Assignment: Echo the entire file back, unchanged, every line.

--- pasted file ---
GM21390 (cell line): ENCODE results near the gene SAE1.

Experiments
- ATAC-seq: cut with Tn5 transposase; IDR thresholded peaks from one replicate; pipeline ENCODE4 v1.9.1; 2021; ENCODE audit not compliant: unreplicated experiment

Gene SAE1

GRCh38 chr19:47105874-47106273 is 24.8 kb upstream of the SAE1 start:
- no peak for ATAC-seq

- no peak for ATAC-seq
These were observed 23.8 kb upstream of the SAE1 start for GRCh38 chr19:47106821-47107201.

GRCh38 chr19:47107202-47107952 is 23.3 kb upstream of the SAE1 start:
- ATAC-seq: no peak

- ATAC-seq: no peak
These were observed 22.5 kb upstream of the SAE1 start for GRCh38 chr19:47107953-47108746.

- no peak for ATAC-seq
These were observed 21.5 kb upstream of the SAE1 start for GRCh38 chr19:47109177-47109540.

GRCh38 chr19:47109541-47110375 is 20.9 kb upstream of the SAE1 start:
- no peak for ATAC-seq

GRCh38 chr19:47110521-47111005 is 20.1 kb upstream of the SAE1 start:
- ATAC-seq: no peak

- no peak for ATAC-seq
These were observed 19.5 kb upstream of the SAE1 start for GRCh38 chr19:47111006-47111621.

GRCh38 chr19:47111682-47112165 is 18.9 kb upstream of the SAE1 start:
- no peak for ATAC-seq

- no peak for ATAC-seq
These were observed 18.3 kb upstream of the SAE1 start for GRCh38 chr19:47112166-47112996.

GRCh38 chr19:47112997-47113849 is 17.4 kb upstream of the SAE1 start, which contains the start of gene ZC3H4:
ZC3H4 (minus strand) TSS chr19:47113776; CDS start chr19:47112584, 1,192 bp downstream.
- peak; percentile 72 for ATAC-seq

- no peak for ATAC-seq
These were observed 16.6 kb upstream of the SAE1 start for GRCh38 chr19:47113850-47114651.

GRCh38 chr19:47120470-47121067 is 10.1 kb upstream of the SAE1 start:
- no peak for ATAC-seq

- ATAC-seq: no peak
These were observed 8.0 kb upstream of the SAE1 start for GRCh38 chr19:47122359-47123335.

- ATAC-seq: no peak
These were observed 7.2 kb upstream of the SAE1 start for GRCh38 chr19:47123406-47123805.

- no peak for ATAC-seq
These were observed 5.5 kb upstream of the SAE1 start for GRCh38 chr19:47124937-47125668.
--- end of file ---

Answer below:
GM21390 (cell line): ENCODE results near the gene SAE1.

Experiments
- ATAC-seq: cut with Tn5 transposase; IDR thresholded peaks from one replicate; pipeline ENCODE4 v1.9.1; 2021; ENCODE audit not compliant: unreplicated experiment

Gene SAE1

GRCh38 chr19:47105874-47106273 is 24.8 kb upstream of the SAE1 start:
- no peak for ATAC-seq

- no peak for ATAC-seq
These were observed 23.8 kb upstream of the SAE1 start for GRCh38 chr19:47106821-47107201.

GRCh38 chr19:47107202-47107952 is 23.3 kb upstream of the SAE1 start:
- ATAC-seq: no peak

- ATAC-seq: no peak
These were observed 22.5 kb upstream of the SAE1 start for GRCh38 chr19:47107953-47108746.

- no peak for ATAC-seq
These were observed 21.5 kb upstream of the SAE1 start for GRCh38 chr19:47109177-47109540.

GRCh38 chr19:47109541-47110375 is 20.9 kb upstream of the SAE1 start:
- no peak for ATAC-seq

GRCh38 chr19:47110521-47111005 is 20.1 kb upstream of the SAE1 start:
- ATAC-seq: no peak

- no peak for ATAC-seq
These were observed 19.5 kb upstream of the SAE1 start for GRCh38 chr19:47111006-47111621.

GRCh38 chr19:47111682-47112165 is 18.9 kb upstream of the SAE1 start:
- no peak for ATAC-seq

- no peak for ATAC-seq
These were observed 18.3 kb upstream of the SAE1 start for GRCh38 chr19:47112166-47112996.

GRCh38 chr19:47112997-47113849 is 17.4 kb upstream of the SAE1 start, which contains the start of gene ZC3H4:
ZC3H4 (minus strand) TSS chr19:47113776; CDS start chr19:47112584, 1,192 bp downstream.
- peak; percentile 72 for ATAC-seq

- no peak for ATAC-seq
These were observed 16.6 kb upstream of the SAE1 start for GRCh38 chr19:47113850-47114651.

GRCh38 chr19:47120470-47121067 is 10.1 kb upstream of the SAE1 start:
- no peak for ATAC-seq

- ATAC-seq: no peak
These were observed 8.0 kb upstream of the SAE1 start for GRCh38 chr19:47122359-47123335.

- ATAC-seq: no peak
These were observed 7.2 kb upstream of the SAE1 start for GRCh38 chr19:47123406-47123805.

- no peak for ATAC-seq
These were observed 5.5 kb upstream of the SAE1 start for GRCh38 chr19:47124937-47125668.